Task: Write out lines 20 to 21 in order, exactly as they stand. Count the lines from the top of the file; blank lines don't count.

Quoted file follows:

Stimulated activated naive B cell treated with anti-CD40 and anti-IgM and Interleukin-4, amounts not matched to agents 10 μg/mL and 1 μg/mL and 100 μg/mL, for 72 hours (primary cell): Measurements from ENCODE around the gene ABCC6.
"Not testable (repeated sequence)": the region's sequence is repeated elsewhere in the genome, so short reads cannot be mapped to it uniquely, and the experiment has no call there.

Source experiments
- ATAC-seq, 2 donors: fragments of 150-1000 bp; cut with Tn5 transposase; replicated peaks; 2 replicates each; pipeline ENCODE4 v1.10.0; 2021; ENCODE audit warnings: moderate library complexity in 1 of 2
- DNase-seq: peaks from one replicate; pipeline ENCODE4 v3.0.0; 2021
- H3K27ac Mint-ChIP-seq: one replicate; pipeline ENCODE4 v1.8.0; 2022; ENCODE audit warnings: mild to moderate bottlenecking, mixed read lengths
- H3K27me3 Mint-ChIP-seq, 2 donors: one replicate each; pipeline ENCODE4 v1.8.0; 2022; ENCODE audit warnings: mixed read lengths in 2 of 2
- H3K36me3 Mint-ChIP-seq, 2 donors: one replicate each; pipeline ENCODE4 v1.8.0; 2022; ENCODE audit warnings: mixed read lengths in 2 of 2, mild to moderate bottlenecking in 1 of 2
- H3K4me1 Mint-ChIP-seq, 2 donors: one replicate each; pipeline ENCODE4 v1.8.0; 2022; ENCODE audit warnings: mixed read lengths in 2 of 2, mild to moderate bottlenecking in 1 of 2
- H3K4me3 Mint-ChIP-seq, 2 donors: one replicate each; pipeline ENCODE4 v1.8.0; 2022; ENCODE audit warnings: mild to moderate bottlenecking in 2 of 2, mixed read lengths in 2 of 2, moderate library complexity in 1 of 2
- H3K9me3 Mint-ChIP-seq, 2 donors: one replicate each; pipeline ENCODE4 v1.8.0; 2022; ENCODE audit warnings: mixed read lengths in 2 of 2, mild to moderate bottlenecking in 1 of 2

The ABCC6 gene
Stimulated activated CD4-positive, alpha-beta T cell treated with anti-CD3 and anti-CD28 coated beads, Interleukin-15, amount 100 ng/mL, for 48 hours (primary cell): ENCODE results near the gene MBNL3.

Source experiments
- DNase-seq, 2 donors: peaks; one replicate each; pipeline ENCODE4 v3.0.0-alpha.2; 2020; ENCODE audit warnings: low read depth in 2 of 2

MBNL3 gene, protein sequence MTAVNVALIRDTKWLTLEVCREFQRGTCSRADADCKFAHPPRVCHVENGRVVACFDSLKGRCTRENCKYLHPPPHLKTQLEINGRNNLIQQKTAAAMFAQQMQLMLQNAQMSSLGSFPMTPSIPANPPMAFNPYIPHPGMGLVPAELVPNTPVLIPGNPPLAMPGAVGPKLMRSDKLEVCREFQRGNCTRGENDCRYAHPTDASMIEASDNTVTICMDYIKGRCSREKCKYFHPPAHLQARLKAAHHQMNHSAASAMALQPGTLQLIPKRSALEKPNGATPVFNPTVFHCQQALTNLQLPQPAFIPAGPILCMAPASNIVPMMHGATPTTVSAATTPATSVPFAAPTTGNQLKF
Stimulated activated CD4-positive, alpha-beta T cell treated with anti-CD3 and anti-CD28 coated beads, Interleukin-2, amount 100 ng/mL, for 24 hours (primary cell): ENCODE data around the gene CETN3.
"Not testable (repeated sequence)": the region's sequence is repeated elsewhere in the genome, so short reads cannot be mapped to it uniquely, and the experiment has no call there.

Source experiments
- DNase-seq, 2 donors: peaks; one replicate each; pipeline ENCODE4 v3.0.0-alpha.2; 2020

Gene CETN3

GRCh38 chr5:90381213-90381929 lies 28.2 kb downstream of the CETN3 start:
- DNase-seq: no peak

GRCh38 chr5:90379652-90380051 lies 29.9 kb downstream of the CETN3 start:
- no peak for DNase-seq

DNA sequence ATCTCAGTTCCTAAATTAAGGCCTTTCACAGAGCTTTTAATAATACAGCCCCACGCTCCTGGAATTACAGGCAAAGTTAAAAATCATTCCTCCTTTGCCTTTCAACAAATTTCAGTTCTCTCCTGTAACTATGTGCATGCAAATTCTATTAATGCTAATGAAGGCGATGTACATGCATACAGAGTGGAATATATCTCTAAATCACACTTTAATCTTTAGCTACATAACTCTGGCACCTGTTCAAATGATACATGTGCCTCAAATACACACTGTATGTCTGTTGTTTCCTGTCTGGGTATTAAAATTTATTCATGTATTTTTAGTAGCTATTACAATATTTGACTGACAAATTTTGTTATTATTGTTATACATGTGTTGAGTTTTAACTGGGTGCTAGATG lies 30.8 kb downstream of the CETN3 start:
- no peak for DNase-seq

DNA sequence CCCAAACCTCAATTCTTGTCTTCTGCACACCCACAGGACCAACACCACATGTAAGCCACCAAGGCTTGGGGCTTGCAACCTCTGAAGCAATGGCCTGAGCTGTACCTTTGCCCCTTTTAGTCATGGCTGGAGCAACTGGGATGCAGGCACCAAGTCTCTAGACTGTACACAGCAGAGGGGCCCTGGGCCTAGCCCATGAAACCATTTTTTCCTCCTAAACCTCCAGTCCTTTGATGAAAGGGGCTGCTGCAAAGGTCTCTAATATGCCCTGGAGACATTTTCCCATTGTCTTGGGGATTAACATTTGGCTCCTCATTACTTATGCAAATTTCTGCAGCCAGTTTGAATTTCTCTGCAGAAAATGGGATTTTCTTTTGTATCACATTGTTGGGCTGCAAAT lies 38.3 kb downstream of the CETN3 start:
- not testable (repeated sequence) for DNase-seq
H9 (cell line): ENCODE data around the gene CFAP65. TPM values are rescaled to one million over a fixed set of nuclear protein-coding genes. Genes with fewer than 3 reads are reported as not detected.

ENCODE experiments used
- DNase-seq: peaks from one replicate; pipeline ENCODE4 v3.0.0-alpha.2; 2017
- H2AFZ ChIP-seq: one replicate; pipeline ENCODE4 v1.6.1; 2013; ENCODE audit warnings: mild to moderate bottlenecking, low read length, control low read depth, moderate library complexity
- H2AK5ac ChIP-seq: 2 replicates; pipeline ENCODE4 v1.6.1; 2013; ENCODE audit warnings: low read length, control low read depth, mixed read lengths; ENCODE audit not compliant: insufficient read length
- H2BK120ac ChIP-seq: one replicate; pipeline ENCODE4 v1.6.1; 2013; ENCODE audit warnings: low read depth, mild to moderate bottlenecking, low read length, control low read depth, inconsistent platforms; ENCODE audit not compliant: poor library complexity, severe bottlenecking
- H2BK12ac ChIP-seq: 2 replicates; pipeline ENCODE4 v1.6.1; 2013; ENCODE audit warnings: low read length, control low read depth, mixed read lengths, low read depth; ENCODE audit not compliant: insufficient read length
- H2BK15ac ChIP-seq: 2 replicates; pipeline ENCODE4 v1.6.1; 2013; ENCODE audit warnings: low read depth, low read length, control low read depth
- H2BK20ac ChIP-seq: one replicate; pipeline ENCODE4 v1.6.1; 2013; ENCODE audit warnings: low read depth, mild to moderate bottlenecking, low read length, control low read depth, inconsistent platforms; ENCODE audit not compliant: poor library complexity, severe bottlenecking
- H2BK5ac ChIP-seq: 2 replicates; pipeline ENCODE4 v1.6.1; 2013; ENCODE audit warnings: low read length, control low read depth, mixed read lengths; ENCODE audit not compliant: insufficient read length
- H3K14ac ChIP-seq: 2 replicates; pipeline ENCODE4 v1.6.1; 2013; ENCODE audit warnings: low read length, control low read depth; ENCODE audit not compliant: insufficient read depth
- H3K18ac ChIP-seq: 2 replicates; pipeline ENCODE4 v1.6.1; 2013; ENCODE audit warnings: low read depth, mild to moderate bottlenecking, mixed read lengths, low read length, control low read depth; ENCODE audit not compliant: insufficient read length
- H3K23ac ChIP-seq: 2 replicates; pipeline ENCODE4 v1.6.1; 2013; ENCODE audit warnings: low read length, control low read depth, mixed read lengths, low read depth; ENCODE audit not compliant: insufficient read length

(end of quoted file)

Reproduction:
- DNase-seq, 2 donors: peaks; one replicate each; pipeline ENCODE4 v3.0.0-alpha.2; 2020

Gene CETN3